Raghuram Govind Rajan, economist and 23rd governor of the Reserve Bank of India (RBI), is one of the few economists who predicated central bankers about the 2008 financial crisis. Rajan, 55, was the chief economist and director of research at the International Monetary Fund (IMF), is also a distinguished service professor of finance at the University of Chicago's Booth School.
Reacting to Urjit Patel's decision to resign asÂ RBI governor, Rajan said his resignation a statement of dissent and cautioned government to preserve the autonomy and credibility of the central bank.
In an exclusive interview to CNBC-TV18, Rajan said this is probably only the second resignation in its history maybe the first explicit resignation and therefore, we have to look at the circumstances that lead to it.
Watch the video here. You have been fairly vociferous in your criticism in a manner in which matters between the government and the RBI have been handled and now we have got Urjit Patel tendering in his resignation. The prime minister and the finance minister tweeted that they appreciate his work and wishing him luck but what does this mean for RBI. What does it mean for India and the economy? Rajan: I do think this is a serious issue, it needs to be dealt with carefully. The government has to ask what lead to this resignation. Resignations are not frequent at the RBI. This is probably only the second resignation in its history maybe the first explicit resignation and therefore we have to look at the circumstances that lead to it. It's a statement of dissent and therefore, the government has to be very careful in dealing with it such as the autonomy of the institution as well as its credibility is preserved. You say it is a statement of dissent but the governor's own statement say nothing of that sort. It says I am resigning due to personal reasons. If you believe that, a statement of dissent would it not have been then accurate for the outgoing governor to have said so? Rajan: In all these cases you have to read between the lines. It may well be that health is involved but we also have to look at the circumstances in which this decision has been made and ask what prompted it. I think it is useful to go over the kind of dialogue that has taken place over the last few weeks and ask if there is anything that could have prompted such a statement. Will it be very difficult to get credibility for the successor because it may be seen as the government has picked someone who is willing to toe the line?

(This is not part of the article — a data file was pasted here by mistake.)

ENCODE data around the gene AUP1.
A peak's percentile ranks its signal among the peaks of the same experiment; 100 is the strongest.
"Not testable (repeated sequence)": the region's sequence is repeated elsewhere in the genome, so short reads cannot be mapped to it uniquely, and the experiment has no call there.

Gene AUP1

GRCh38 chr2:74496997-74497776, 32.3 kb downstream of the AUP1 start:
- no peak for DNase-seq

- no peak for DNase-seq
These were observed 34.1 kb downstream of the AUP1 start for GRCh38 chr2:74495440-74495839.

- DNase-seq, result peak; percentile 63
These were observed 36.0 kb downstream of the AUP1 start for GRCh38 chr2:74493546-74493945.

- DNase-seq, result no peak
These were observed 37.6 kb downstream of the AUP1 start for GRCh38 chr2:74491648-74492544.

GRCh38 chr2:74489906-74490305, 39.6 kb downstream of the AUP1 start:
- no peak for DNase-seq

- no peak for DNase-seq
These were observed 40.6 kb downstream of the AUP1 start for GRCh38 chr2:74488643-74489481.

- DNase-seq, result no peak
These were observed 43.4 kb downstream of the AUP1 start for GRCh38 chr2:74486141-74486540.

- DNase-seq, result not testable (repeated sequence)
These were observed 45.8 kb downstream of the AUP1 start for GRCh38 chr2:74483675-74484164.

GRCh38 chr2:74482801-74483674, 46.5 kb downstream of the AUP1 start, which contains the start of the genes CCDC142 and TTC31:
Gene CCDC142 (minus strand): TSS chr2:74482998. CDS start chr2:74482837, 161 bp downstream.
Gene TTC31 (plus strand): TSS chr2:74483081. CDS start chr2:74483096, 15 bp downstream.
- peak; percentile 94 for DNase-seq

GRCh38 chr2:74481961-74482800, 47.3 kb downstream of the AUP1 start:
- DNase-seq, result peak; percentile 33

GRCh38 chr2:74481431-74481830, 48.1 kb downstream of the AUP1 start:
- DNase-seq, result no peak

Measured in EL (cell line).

I think you are prejudging a lot of events, we do not have a new appointment yet. We have to see what the government does both on the current set of controversies between the RBI and the centre but also in terms of the process of appointment of the new governor and who the new governor might be. It is a long way there, I think we should not prejudge what might happen but it is extremely important at this point for the government to take due note of what has happened, take it very seriously and act appropriately to preserve the credibility of the institution.